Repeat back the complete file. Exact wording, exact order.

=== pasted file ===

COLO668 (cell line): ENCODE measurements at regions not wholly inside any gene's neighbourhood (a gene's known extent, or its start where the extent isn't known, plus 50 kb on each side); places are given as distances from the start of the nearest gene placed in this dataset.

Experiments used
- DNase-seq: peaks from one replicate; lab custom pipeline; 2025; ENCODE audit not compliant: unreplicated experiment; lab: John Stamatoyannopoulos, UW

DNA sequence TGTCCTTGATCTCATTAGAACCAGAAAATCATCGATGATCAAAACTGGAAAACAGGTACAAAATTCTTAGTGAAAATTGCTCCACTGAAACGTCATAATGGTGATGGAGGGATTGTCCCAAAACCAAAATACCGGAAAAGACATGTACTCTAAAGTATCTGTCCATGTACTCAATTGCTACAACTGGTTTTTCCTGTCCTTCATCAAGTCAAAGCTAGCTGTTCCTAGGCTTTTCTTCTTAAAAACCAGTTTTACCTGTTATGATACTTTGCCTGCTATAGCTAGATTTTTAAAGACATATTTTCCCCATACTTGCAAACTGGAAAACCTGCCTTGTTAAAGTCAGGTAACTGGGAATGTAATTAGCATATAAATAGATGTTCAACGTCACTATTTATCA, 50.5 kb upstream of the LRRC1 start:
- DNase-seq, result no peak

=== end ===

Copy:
COLO668 (cell line): ENCODE measurements at regions not wholly inside any gene's neighbourhood (a gene's known extent, or its start where the extent isn't known, plus 50 kb on each side); places are given as distances from the start of the nearest gene placed in this dataset.

Experiments used
- DNase-seq: peaks from one replicate; lab custom pipeline; 2025; ENCODE audit not compliant: unreplicated experiment; lab: John Stamatoyannopoulos, UW

DNA sequence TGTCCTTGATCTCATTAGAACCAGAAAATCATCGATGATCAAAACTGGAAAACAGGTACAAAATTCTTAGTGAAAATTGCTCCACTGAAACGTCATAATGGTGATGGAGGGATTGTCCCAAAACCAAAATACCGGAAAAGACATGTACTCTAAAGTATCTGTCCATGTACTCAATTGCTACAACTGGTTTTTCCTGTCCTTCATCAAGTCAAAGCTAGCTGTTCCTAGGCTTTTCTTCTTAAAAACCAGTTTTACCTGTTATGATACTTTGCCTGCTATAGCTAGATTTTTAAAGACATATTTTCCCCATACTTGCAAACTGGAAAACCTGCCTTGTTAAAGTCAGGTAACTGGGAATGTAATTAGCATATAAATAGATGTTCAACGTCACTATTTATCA, 50.5 kb upstream of the LRRC1 start:
- DNase-seq, result no peak